Symbiosis - Wikipedia
While inoculation of VAM fungi did greatly improve the survival of the young plants, it would not be the whole answer to their problems. Some species of native Hawaiian plants that were given inoculated with and without VAM fungi are shown on Figs. Orchid Mycorrhizae This category of endomycorrhizae are mostly members of the Basidiomycota.
All orchids are infected with this type of mycorrhizal fungus. Orchid mycorrhizae are functionally different than in the above two types because of the unique nutritional needs of orchid plants. In most plants, the seed contains a food supply that will feed the embryo, until germination occurs, at which time the plant becomes photosynthetic and can produce its own food.
However, orchid seeds are very minute and contain a very small food reserve for the embryo. This food supply is usually depleted by the time that the first few cell divisions of the embryo has occurred. During this critical period of time between the end of their stored food supply until they become photosynthetic if they are photosynthetic orchids, many are notthey are dependent upon the mycorrhizae for survival.
Most orchid seeds will not even germinate until the fungal symbiont penetrates seed coat of the seed. Because of the lack of food in the embryo of the orchid, the fungus not only supplies minerals, but also organic compounds to the orchid such as carbohydrates and possibly other metabolites such as vitamins.
Thus, it is the orchid that is deriving the carbohydrate from the fungus rather than the other way around. Unlike the other mycorrhizal fungi, these fungi digest organic materials, from the surrounding environment of the orchid, into glucose, ribose and other simple carbohydrate and these nutrients are translocated into the orchid to support their own growth.
The relationships that orchid species have with the mycorrhizal fungi are variable and is dependent on their nutritional needs. Some orchids become photosynthetic when their leaves develop while others are achlorophyllous. So those that are photosynthetic do not require the mycorrhizae at that time, but often still retains the fungal symbiont as a partner. However, the achlorophyllous species will require it even as adult plants.
Some relationship are unique and very interesting. Many orchids are epiphytes, that is they live on other plants rather than in soil, and achlorophyllous. In experiments with orchid epiphytes, it has been demonstrated that the mycorrhizal fungus on the orchid roots also acts as a parasite upon the plant which the orchid is growing. In this type of relationship, food is being transferred, by the fungus, from the tree, on which the orchid is growing, to the orchid.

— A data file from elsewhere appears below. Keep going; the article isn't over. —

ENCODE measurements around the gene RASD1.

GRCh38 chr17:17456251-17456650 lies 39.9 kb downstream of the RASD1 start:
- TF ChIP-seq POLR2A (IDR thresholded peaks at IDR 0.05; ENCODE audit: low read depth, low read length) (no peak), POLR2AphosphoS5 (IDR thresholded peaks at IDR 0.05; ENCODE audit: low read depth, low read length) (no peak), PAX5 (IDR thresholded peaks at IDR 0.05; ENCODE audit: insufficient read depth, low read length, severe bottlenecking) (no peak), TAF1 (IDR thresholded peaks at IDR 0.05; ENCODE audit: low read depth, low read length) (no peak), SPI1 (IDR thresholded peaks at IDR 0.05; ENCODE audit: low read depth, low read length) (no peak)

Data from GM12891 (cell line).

This brings up another interesting point concerning orchid mycorrhizal fungi. The fungus involved is often known to be a serious pathogen to most plants, but for some reason seems to be a benefactor to the orchid. Commercially, orchids are grown with an external source of organic carbon compounds and sometimes vitamins. However, this does not work with all orchid species. Ericaceous Mycorrhizae The mycorrhiza formed in this group is between fungi in the Ascomycota, and more rarely in the Deuteromycota, and species in the families Epacridaceae, Ericaceae and Pyrolaceae.
Three subcategories are recognized, arbutoid, ericoid and monotropoid. We will briefly cover the latter two groups. Ericoid Mycorrhizae This group is probably the most important, with respect, to its potential applications. Ericoid mycorrhizae have evolved in association with plants that are continually stressed by factors within the soil. The soil is typically extremely acid, low in available minerals because mineralization is inhibited.
Plants with ericoid mycorrhizae seem to have a high tolerance to these stresses and there is good reason to believe that this is related to the presence of the mycorrhizal fungus and that the survival of the host is dependent upon the fungus. Monotropoid Mycorrhizae One of the characteristics that we always attribute to plants is that they have chlorophyll and can produce their own food through the process of photosynthesis.
However, this is not true of all plants. The Monotropaceae and Pyrolaceae are two families of plants which are achlorophyllous. Thus, plants in these families are more dependent upon their mycorrhizal partners than plants which can carry out photosynthesis. The means by which food is obtained by these plants is similar to that of the epiphytic orchids described above.
However, morphologically, they are very different. The achlorophyllous host has mycorrhizae roots that appear to be formed by an ectomycorrhizal fungus, but the epidermal and outer cortical cells are penetrated by the fungus.
The fungus also forms an ectomycorrhizal relationship with a tree which is capable of photosynthesis.
So, as in the case of the epiphytic orchids, the photosynthetic tree indirectly provides carbohydrates to these achlorophyllous plants, as well as to the fungus. Both hosts probably obtain their mineral requirements through the fungus. Lichens The most well known example of a symbiosis between fungi and plants is the lichen, if you will allow me to include algae as plants. The concept of what constitutes a lichen has broaden significantly in the last 25 years to include some species of mushrooms, slime molds, and some members of the Zygomycota.